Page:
NPR on Sunday named Gary Knell, who has headed the organization that produces “Sesame Street,” as its new chief executive and president.

Knell replaces Vivian Schiller, who left NPR in March after a succession of controversies that started with the firing of commentator Juan Williams last fall and ended after conservative activists secretly taped two NPR fundraisers appearing to make disparaging remarks about conservatives. Since then, the company has been run by an interim CEO, Joyce Slocum, while the organization’s board searched for Schiller’s replacement.

The various flaps fueled a Republican-led push to eliminate federal funding for public broadcasting, including D.C.-based NPR. But those efforts failed, and NPR’s annual subsidy was preserved.

Knell, 57, is president and chief executive of Sesame Workshop, the New York-based nonprofit group that produces “Sesame Street,” the long-running PBS children’s program. He has headed the organization since 2000.

In addition to advocating for continued federal support, Knell’s biggest immediate task may be finding a permanent head of news for NPR, whose programs are heard on hundreds of noncommercial stations nationwide.

NPR’s newsroom has been run since January on an interim basis by Margaret Low Smith, after Schiller forced out Ellen Weiss for her handling of the Williams affair.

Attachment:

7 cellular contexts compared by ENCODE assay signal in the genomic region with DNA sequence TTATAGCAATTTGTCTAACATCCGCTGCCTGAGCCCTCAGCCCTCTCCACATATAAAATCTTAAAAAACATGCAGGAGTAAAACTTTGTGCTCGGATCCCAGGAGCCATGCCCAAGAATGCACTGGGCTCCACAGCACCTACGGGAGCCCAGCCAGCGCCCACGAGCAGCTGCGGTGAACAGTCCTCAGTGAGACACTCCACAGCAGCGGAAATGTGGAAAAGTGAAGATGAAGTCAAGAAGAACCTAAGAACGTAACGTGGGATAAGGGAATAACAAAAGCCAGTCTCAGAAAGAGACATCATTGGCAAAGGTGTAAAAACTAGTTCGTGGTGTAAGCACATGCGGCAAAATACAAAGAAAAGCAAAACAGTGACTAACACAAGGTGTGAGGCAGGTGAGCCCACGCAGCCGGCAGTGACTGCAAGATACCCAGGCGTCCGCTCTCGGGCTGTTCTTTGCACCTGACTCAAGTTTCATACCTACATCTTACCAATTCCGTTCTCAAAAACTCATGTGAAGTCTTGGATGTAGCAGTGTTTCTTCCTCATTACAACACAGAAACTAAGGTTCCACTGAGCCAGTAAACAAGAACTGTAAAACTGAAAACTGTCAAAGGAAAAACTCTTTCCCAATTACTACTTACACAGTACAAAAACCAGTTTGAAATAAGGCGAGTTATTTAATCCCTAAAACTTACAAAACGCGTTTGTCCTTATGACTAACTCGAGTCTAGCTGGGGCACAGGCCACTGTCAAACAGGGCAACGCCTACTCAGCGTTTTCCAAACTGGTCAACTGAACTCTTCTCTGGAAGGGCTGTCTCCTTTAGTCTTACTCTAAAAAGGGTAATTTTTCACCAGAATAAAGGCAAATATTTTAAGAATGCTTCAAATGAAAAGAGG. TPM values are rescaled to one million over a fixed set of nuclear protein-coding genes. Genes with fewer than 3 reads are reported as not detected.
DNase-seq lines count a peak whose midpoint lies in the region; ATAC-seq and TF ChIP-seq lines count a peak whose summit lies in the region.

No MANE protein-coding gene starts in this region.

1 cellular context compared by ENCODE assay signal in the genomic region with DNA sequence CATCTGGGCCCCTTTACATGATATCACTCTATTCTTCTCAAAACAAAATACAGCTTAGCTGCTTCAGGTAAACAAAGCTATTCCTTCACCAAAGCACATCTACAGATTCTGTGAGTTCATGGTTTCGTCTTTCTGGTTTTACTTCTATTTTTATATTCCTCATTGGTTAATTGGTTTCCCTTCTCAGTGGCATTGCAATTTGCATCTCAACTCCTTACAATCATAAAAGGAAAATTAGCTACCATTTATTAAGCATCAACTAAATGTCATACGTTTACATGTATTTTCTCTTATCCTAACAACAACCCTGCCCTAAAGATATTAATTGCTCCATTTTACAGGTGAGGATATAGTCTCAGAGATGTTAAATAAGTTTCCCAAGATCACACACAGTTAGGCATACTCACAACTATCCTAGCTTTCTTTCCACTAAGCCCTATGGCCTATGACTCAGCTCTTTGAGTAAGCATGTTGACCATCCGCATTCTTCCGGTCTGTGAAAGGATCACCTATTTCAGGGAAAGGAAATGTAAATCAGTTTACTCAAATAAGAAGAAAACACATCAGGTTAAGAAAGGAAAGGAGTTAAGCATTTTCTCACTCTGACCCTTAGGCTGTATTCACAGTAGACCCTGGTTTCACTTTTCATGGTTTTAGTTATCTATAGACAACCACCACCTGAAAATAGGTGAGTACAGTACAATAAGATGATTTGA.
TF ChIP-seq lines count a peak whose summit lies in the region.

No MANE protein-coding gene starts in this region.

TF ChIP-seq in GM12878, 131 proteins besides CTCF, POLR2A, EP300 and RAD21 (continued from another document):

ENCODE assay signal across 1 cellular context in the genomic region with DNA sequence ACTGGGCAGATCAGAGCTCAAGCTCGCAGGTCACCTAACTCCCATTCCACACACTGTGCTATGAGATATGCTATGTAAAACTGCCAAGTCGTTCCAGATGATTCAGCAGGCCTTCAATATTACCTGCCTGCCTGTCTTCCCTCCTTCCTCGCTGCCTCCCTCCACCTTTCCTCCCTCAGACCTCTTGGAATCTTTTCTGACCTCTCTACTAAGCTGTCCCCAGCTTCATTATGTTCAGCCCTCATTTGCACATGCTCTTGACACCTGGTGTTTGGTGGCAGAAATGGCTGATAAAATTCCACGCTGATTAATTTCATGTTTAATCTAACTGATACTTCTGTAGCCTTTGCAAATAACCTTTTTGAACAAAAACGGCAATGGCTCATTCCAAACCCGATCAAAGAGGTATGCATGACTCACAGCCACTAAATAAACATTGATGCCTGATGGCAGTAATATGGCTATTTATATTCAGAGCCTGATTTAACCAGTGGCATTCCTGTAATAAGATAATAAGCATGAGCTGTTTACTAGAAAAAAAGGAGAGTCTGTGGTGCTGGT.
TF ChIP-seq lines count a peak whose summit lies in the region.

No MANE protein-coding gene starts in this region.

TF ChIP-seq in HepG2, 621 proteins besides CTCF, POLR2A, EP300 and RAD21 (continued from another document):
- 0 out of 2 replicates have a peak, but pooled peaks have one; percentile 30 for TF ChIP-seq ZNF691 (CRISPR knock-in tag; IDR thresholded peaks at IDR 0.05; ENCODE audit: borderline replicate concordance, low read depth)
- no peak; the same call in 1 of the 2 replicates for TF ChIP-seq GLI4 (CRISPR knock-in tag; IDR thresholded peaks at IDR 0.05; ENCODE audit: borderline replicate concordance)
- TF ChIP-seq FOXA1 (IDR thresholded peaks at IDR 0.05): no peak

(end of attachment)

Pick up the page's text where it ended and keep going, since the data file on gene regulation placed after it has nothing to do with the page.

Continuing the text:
Knell has a background in public broadcasting, journalism, the media business and government. In an interview Sunday, he called himself “an NPR groupie.”

“I think their journalists do a great job,” he said.

Before joining Sesame Workshop in 1989, Knell was managing director of publishing company Manager Media International, which operates in Bangkok, Hong Kong and Singapore. The company published a monthly business magazine, Asia Inc., the daily newspaper Asia Times and several trade publications.

He was also an executive and general counsel at WNET, the public TV station in New York, and a former counsel to the Senate Judiciary Committee when it was chaired by the late Sen. Ted Kennedy (D-Mass.). Before his stint in Washington, he worked as a legal adviser to Gov. Jerry Brown (D-Calif.) during Brown’s first term, and for Rep. Howard Berman (D-Calif.).

NPR “has to do a better job of making its case” for why federal support is necessary and should continue, Knell said. Part of the reason, he said, is that its journalism fills a void left by commercial radio stations, which have “abandoned” news, and by the decline of local newspapers.

Knell will take a pay cut in his new job. According to NPR, he earned $684,144 at Sesame Workshop plus $62,000 in additional compensation in 2009, the last year public records were available. NPR did not disclose his salary but said it is in line with Schiller’s compensation; she received a base salary of $450,000 and a bonus of $125,000 in May 2010.

Knell said he will commute from his New York home and move permanently after his daughter graduates from high school next spring.